In a renewal of past security concerns, the Indian government is investigating whether Chinese vendor Huawei hacked the network of state-owned operator BSNL.
“The government has constituted an inter-ministerial team to investigate the matter,” Minister of State for Communications and IT Killi Kruparani told the Lok Sabha, the country’s lower house of parliament.
Huawei has denied the allegation
There were reports of a cellular tower being affected a few months ago in the coastal area of Andhra Pradesh that was blamed on hacking by the Chinese company’s engineers, according to The Times of India.
The minister did not refer to this particular incident in his statement.
BSNL chose ZTE for a big chunk of a network expansion contract for about 10 million lines in 2012 rather than Huawei, although the latter was in the running. The latter declined to match ZTE’s low prices, said the report.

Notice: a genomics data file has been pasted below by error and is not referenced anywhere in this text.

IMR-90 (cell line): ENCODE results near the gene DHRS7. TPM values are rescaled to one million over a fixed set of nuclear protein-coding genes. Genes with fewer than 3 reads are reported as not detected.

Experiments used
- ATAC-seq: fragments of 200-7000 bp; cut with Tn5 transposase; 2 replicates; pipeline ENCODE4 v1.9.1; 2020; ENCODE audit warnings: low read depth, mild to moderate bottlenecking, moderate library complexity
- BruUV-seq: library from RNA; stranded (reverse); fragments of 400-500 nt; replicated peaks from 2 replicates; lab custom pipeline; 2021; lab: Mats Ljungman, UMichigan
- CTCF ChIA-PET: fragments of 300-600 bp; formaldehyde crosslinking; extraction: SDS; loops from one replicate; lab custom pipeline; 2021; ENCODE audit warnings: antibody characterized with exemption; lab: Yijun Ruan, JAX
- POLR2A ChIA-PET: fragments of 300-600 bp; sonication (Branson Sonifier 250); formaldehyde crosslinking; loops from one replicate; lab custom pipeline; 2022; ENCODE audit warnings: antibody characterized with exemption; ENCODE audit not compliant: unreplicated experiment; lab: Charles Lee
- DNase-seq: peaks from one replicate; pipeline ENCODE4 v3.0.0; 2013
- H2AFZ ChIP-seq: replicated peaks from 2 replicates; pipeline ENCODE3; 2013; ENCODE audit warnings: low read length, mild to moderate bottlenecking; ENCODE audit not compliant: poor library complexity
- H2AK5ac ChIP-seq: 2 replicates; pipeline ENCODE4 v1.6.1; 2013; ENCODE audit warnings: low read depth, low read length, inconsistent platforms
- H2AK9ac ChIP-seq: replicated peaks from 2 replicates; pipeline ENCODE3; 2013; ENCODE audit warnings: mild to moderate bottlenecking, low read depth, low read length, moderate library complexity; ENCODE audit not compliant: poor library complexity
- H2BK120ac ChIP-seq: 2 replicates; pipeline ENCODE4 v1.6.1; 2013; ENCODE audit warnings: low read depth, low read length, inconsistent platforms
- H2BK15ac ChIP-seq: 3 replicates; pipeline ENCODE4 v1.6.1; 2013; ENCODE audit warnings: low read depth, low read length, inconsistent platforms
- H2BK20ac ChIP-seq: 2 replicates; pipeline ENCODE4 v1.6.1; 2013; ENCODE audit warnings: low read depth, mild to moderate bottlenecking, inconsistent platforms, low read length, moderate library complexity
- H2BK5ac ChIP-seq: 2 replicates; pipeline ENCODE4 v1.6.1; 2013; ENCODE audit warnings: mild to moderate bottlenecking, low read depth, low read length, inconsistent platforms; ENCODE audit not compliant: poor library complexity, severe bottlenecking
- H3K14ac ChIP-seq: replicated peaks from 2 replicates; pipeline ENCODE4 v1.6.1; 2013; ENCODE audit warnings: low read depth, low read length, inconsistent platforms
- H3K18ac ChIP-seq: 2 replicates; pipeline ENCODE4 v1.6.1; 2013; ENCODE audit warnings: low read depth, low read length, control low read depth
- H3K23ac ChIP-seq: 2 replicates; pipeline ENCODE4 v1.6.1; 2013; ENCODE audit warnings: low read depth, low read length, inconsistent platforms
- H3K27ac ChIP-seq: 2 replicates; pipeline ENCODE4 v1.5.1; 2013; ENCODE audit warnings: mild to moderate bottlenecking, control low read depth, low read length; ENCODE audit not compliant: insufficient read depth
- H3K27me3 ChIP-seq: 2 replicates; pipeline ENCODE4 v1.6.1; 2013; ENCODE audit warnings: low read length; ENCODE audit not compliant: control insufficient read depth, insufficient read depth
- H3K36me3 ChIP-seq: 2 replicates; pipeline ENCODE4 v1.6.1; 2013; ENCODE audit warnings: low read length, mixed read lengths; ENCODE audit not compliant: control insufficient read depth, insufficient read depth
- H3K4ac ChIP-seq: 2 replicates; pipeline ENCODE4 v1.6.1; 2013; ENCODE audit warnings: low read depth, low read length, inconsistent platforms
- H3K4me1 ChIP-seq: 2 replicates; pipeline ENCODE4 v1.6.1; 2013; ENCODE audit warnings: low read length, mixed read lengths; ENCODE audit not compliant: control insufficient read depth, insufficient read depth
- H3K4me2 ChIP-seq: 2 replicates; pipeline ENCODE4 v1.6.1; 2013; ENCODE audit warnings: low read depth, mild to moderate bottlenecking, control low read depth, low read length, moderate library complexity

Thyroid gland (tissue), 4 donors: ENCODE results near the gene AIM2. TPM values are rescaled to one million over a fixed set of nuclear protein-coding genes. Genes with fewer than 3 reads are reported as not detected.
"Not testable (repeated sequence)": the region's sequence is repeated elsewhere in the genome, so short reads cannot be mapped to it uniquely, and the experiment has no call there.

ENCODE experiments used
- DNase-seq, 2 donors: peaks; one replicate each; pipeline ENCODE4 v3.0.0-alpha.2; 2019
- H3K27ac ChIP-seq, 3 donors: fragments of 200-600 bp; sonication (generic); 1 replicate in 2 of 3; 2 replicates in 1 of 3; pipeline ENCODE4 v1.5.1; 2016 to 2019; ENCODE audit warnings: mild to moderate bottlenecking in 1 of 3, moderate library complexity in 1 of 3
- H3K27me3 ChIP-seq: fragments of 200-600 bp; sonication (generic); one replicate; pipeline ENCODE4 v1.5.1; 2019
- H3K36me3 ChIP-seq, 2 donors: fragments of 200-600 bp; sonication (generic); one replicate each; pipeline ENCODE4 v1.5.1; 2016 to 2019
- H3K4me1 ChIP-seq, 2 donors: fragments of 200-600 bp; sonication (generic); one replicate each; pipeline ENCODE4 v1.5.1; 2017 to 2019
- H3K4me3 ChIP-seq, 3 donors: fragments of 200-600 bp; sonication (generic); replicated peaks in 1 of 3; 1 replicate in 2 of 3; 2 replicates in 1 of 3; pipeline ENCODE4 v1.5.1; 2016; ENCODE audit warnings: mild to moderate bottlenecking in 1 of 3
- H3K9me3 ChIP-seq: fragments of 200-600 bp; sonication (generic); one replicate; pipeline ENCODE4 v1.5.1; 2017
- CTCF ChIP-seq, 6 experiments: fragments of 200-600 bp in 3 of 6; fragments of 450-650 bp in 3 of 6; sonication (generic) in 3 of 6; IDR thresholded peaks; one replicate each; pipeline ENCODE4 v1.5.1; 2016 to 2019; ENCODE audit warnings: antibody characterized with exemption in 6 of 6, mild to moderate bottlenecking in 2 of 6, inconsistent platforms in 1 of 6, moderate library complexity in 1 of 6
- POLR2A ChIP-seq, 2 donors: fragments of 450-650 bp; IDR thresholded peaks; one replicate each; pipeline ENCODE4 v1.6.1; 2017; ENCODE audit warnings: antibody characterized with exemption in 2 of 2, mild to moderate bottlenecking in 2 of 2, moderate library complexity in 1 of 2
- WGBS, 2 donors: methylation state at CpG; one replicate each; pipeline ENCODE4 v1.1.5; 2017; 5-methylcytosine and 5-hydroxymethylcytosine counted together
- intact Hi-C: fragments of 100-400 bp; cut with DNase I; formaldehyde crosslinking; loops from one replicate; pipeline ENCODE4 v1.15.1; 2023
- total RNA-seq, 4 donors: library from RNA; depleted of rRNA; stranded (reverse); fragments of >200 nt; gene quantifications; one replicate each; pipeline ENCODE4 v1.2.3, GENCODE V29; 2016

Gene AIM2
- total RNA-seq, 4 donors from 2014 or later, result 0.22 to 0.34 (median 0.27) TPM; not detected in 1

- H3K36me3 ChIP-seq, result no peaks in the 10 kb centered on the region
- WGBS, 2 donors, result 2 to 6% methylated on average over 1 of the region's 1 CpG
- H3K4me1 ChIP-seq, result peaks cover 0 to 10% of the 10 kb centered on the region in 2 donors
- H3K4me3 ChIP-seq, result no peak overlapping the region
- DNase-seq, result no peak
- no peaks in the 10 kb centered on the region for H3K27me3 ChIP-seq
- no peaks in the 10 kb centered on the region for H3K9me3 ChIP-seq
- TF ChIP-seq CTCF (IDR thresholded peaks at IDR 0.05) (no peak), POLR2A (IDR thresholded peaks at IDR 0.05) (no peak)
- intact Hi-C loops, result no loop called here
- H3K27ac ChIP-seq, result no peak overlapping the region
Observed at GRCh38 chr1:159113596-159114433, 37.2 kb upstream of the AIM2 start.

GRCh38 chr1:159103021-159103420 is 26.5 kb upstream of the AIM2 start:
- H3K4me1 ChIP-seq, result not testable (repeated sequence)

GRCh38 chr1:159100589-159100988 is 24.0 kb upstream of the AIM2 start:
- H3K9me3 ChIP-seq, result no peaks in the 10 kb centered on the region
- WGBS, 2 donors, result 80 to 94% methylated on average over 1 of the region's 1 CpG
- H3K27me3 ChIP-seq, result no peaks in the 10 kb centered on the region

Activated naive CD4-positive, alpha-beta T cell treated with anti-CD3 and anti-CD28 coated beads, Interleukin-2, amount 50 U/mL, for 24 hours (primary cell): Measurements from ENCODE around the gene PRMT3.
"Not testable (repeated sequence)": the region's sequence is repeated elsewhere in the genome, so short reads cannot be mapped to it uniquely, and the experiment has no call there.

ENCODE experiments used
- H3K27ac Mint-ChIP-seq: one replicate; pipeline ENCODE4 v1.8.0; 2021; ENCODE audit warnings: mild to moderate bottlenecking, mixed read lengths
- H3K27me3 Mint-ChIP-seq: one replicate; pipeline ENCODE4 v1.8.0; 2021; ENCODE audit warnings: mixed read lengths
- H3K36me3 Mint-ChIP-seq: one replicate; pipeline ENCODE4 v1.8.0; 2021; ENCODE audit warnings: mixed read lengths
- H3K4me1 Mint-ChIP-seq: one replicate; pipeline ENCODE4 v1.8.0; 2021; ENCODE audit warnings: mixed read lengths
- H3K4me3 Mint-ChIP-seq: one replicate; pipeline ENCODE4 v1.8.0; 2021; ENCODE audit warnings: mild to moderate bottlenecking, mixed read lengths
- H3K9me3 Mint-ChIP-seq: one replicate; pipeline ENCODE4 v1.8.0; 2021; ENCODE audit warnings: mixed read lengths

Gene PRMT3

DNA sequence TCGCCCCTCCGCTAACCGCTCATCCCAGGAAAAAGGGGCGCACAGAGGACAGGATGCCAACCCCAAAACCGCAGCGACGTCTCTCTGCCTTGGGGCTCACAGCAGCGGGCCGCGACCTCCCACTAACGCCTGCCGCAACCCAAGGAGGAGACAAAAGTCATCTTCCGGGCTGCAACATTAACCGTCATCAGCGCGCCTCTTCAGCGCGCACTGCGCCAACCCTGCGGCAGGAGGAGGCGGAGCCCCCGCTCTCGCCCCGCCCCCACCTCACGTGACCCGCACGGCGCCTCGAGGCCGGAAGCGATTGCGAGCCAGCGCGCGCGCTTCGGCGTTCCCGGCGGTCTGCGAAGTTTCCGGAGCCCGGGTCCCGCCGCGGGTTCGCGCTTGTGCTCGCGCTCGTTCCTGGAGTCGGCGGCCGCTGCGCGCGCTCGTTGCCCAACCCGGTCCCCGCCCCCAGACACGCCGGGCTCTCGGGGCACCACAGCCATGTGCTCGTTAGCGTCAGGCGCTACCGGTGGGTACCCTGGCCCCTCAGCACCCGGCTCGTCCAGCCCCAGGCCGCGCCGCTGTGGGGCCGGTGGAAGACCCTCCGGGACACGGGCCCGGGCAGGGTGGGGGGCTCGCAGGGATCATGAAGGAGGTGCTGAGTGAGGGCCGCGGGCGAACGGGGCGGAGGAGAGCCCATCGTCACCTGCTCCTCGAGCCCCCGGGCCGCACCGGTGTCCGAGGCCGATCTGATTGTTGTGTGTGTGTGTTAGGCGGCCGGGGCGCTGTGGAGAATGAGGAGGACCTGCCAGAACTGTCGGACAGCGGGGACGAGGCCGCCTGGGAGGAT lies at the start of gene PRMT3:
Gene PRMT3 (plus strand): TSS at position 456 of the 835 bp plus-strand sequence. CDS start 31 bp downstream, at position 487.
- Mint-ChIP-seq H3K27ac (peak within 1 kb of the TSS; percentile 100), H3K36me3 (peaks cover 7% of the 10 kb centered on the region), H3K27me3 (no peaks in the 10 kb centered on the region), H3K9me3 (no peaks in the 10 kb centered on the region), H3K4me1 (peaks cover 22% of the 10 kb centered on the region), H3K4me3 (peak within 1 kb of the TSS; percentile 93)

Back in 2012 a Parliamentary committee reacted to the growing role of Chinese vendors as network suppliers in the mobile industry by recommending the government test their equipment for security.
Security concerns between the two countries has added to the caution in Indian government circles regarding Huawei.
“The company continues to work closely with its customers and governments in India to address any network security issues that may arise in technical and business operations with full compliance with network security norms, regulations and laws,” said a Huawei spokesman.
Elsewhere, the company and ZTE have long faced concern from US politicians over their alleged threat to national security.
Then in the summer the UK’s Intelligence Security Committee, a parliamentary body, criticised what it saw as the slack manner in which Huawei was allowed to get “embedded” in the UK’s critical national infrastructure (CNI).